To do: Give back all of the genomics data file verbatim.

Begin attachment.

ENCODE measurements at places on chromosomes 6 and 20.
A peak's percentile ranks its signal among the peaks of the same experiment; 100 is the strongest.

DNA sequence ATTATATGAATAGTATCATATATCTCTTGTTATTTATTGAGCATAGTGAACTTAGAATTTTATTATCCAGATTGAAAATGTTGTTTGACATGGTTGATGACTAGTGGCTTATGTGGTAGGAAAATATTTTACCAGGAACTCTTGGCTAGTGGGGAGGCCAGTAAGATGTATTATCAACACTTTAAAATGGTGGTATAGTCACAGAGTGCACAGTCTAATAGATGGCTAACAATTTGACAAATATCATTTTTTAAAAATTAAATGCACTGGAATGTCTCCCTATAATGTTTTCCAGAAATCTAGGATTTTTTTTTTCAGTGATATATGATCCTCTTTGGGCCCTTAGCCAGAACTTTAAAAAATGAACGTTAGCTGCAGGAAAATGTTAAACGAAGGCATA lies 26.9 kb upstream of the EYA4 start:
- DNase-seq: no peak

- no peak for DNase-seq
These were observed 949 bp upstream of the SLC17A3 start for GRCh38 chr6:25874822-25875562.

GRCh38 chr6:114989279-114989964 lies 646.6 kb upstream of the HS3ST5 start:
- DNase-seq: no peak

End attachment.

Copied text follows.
ENCODE measurements at places on chromosomes 6 and 20.
A peak's percentile ranks its signal among the peaks of the same experiment; 100 is the strongest.

DNA sequence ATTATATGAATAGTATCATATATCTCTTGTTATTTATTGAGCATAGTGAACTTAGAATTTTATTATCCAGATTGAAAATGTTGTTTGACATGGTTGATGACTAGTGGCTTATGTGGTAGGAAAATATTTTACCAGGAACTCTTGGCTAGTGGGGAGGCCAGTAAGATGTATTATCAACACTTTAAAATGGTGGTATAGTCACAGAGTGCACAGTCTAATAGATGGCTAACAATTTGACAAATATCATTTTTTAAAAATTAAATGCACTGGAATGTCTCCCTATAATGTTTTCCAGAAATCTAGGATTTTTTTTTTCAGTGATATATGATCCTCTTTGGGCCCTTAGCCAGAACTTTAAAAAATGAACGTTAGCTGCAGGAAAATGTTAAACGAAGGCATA lies 26.9 kb upstream of the EYA4 start:
- DNase-seq: no peak

- no peak for DNase-seq
These were observed 949 bp upstream of the SLC17A3 start for GRCh38 chr6:25874822-25875562.

GRCh38 chr6:114989279-114989964 lies 646.6 kb upstream of the HS3ST5 start:
- DNase-seq: no peak